The European Parliament this Wednesday gave the green light to the key piece of the community recovery package. The European Parliament has endorsed by a large majority (582 votes in favor, 40 against and 69 abstentions) the creation of the mechanism that will channel the bulk of the 750,000 million euros to carry out investments and structural reforms. Brussels now urges countries to ratify European legislation to set new own resources, which is essential to put the mechanism in place. So far, only six of the 27 EU partners have done so.
The European Parliament endorsed the large fund that will be deployed within the massive aid package that Brussels will deploy to face the pandemic. The resilience and recovery mechanism (RRF) will have 672,500 million euros, of which Spain will receive about 69,500 million in subsidies between 2021 and 2023. If the calendar is strictly adhered to and the Community Executive blesses the Spanish plan, community sources estimate that the first advances could arrive before summer, corresponding to 13% of the total. “The EU needs money to start flowing to the Member States to help their recovery and support businesses and citizens,” said Executive Vice President of the European Commission Valdis Dombrovskis.
However, for the fund to start up it is necessary for all countries to ratify Community legislation on the new own resources that will be used to pay interest on the debt. For now, Croatia, Cyprus, Slovenia, Portugal, France and Bulgaria have done so. The Commission hopes that the rest will be able to do so this month. At the same time that this is happening, it continues to negotiate with the countries the plans, which must be officially presented before April 30. So far, 18 countries – including Spain – have submitted their drafts; six have sent some elements of their programs, and three have been discussing them, but without sending any documents, according to community sources.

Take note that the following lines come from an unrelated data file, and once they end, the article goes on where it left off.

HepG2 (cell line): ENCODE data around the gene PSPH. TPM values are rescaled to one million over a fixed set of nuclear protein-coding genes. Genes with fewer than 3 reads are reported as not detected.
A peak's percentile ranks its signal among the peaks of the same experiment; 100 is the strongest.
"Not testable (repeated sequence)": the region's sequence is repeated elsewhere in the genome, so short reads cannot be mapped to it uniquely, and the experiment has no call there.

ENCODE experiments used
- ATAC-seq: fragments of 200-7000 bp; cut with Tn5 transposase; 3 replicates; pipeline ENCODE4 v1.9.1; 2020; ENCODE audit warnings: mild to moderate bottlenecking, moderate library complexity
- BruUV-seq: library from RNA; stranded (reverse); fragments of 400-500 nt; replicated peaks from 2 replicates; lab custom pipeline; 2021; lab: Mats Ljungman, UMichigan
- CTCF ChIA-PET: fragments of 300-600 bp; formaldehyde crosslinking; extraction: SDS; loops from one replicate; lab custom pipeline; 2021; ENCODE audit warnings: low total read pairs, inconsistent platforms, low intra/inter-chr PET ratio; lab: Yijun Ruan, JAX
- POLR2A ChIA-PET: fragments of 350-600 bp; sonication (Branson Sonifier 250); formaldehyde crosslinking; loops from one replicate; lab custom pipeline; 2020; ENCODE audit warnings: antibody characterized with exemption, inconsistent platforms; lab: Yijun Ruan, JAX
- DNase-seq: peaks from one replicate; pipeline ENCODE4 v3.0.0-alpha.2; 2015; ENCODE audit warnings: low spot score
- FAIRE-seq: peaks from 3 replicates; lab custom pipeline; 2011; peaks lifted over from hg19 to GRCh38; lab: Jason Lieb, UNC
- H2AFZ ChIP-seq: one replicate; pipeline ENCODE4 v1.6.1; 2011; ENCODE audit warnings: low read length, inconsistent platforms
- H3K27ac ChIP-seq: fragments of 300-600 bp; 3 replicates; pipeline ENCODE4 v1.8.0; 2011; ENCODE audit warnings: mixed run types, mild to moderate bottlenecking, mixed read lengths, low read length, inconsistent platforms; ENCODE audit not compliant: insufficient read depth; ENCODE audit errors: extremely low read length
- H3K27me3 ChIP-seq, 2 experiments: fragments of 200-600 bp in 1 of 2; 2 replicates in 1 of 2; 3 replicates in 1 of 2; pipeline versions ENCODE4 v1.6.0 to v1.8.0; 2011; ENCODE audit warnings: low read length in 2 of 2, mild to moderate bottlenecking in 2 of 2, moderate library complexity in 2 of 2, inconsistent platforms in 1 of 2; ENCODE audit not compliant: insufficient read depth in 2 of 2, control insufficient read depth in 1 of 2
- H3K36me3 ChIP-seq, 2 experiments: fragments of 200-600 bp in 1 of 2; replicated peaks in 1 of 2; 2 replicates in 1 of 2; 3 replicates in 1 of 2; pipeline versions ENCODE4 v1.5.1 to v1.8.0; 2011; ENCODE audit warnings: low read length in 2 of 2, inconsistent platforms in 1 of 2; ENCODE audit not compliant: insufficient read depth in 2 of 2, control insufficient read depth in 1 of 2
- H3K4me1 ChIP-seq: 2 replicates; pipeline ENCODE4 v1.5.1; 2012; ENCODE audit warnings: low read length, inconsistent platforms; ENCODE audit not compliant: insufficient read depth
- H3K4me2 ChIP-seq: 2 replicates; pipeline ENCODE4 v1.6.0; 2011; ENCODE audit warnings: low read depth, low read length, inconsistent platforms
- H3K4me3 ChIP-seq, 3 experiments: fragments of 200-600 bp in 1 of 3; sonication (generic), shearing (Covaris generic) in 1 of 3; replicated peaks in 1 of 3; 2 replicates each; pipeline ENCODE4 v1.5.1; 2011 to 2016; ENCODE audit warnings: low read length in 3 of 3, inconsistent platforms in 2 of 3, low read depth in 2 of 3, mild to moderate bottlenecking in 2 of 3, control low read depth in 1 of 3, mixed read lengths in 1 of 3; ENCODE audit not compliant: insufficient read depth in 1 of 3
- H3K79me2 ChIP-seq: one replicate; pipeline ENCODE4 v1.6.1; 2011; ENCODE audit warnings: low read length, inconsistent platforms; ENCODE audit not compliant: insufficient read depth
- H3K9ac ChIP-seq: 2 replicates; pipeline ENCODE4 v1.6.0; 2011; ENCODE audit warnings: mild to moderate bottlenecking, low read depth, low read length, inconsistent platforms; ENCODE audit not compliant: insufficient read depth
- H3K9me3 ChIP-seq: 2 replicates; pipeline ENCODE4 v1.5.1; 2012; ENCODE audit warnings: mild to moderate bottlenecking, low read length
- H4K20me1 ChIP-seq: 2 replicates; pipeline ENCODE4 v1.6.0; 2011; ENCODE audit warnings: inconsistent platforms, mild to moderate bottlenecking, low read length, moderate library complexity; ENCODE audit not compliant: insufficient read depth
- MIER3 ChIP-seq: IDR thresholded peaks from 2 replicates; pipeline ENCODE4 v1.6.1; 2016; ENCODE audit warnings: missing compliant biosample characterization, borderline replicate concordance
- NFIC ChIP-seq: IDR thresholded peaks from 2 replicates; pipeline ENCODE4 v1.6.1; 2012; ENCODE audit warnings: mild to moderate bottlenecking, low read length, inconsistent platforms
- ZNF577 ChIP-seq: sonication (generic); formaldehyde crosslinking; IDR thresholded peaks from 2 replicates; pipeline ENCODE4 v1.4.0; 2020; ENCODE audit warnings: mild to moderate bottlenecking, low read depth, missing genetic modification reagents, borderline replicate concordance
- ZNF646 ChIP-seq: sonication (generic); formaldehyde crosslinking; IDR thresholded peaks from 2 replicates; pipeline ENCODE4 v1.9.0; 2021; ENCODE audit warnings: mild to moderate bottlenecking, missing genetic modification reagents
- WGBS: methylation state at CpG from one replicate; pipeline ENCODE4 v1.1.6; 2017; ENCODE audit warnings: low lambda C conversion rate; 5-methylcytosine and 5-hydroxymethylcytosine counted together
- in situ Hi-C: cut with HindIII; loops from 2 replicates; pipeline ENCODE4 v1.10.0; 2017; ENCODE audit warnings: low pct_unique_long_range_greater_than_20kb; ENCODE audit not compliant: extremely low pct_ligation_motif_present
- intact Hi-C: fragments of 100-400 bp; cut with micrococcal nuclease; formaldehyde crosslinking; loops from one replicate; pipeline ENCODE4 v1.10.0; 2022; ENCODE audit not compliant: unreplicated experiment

The speaker on the regulation of the fund by the group of Socialists and Democrats, Eider Gardiazábal, highlighted “the success” of the EU in “facing the economic crisis derived from the pandemic with an investment plan of almost 700,000 million euros.” “This is a different solution than the one in 2008, when ‘austerity’ and ‘cuts’ were the big headlines,” he added.
The regulation establishes that 37% of investments must be linked to the green economy, while 20% must be used to face the challenge of digitization. Community sources assured that most of the plans meet both requirements, although in some states “some efforts are still necessary.” The bulk of the work, however, is concentrated on defining objectives and milestones. The Community Executive wants to establish a clear calendar in which each country must have advanced in investments and reforms and will have to have achieved certain objectives.
This roadmap is key, since the disbursements that are made periodically will depend on it. The same sources explain that the Commission prefers to press now to have clear commitments and avoid future litigation with the States. The community executive also wants to tie structural reforms to guarantee the sustainability of public finances, the labor market or tax. On the contrary, states are putting more emphasis on investment. “It is logical that it is easier to ask for money for investments than to apply reform, but we are rebalancing it,” add other sources.
The Commission will also note the elements that are part of the plans (A, B or C). Countries must achieve seven maximum scores out of 11, among which there will be some mandatory. One of them is the quality of the control and transparency mechanisms of community funds. Brussels wants maximum credibility and guarantees against hawks, who reluctantly accepted a mechanism involving large-scale indebtedness and a system of transfers to the worst-hit countries in Europe, which again are those of the south.